7) At the birthday party, which was held at a condo somewhere, I met a couple of women who were also running GEWR13, including Thalia who had been on my FB friends’ list for some time, so the party was an opportune time for us to finally meet. Thalia was a very animated person and funny, to say the least.
8) As I sat and watched the children swim in the swimming pool, I helped myself to a small bag of potato chips, in my efforts to increase my salt intake a little bit pre-race day. Say what you will – I didn’t cramp at all on Sunday!
9) I didn’t sleep till about midnight. We were planning to wake up at 3:30a.m. so not only was I sick, I was going to be also sleep-deprived on race day. Recipe for disaster? Maybe. Miraculously, my body held up.
10) Shinta drove us to the starting point, which was at Marina Bay area near the Singapore Flyer ferris wheel. The winds were picking up and Shinta kept saying rain was coming. She was right. When we started running it began to drizzle!
11) We began the race at 5:30am along with 3,000 other women who signed up for the 21k (the remaining 11,000 did the 5k and 10k). Never mind the drizzle, I actually wanted to run with one of the official female pacers that the organizers had tied balloons to! I tried in vain to look out for the 2:30 finishing pacer, but because we started at the back of the pack 3 minutes after gun time, I never saw sight of them.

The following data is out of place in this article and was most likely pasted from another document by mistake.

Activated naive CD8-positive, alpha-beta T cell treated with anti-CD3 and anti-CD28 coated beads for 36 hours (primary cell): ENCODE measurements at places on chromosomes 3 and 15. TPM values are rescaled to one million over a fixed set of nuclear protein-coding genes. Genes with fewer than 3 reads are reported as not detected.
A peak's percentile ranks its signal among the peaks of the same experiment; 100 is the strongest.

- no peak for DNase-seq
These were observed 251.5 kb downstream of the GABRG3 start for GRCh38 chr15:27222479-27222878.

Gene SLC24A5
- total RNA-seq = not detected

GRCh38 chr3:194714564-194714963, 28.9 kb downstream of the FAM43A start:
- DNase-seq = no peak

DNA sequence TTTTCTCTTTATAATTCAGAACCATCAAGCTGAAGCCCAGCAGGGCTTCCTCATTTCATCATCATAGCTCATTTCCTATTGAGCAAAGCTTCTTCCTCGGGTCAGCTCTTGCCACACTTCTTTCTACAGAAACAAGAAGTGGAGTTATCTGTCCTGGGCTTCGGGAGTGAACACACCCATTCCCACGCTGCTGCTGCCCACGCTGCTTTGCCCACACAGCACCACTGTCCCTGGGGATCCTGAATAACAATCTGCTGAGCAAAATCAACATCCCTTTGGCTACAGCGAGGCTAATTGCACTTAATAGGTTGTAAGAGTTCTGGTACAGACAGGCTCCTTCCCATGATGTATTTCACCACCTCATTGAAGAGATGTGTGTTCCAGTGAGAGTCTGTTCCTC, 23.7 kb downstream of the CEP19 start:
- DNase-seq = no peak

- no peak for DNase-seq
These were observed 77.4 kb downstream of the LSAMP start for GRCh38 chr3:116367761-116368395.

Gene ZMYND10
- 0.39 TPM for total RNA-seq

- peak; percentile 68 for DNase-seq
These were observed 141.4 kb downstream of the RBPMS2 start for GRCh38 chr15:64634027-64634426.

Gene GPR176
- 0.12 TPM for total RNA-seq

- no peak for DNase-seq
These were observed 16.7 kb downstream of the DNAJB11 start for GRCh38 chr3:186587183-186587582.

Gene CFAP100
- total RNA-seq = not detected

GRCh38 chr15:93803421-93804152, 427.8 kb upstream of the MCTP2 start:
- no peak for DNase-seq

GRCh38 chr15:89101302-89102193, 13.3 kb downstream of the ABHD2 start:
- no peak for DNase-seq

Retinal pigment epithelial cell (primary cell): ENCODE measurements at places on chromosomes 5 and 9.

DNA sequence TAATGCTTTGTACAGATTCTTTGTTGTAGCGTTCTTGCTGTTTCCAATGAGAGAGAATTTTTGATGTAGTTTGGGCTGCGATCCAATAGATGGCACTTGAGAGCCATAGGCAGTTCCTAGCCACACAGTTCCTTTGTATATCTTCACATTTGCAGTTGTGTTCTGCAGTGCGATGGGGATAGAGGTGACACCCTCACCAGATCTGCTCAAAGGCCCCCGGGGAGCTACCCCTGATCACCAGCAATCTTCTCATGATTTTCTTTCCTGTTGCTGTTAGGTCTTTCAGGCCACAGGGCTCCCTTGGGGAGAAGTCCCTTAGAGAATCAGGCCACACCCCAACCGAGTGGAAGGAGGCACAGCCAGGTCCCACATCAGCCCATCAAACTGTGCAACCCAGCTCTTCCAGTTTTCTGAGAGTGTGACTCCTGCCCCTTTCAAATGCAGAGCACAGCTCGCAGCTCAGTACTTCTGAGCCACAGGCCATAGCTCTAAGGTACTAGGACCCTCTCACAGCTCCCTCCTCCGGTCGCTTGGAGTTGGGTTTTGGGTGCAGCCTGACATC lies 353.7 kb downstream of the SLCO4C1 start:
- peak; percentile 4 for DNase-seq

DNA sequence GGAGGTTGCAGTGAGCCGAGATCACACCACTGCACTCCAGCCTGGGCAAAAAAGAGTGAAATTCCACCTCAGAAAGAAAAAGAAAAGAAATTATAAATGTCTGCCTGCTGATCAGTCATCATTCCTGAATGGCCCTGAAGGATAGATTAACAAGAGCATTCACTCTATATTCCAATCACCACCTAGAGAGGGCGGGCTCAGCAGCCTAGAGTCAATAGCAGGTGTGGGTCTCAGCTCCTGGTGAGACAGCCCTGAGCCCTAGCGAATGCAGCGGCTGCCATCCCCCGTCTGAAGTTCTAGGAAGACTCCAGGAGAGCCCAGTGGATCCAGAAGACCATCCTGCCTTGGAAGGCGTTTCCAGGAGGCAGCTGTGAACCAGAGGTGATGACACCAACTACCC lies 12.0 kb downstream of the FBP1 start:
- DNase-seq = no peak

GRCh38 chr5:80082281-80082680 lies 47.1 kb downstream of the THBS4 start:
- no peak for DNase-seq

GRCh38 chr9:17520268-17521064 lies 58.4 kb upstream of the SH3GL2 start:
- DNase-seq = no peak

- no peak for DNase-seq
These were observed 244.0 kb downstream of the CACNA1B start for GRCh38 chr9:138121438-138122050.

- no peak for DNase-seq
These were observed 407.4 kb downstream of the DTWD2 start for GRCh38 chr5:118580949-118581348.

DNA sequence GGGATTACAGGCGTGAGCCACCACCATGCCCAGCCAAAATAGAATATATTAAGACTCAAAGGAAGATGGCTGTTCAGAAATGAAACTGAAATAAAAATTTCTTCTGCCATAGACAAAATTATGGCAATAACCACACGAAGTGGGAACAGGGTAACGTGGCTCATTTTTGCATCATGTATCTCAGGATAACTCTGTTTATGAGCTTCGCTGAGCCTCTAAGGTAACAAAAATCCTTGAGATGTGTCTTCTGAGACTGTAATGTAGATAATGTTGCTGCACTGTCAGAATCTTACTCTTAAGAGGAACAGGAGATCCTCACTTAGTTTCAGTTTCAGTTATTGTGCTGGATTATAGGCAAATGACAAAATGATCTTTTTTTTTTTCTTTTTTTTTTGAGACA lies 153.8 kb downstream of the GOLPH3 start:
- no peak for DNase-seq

12) It was nice that the race had official pacers, even for the 10k event. The 21k pacers were set in timings of 2:10, 2:20 and 2:30. For 10k, they had 1 hour, 1:10 and 1:20. Realistic women-friendly beginner and intermediate paces.
13) Before we ran, the emcee at the start line issued a caution: “Ladies, if you see men running on the course, alert the marshals!” Or something to that effect. So basically, no men were allowed to run on the course. I did see a few later on, one was actually pacing his girlfriend (hey, no fair!).
14) In the first kilometer as we were heading out to Nicoll Highway we ran past the F1 pit stops. Shinta and I didn’t really discuss our race strategy so I tried to keep up with her. As we entered the 2nd kilometer I realized that she was going much faster than my planned place so I stopped trying to keep up and let her go.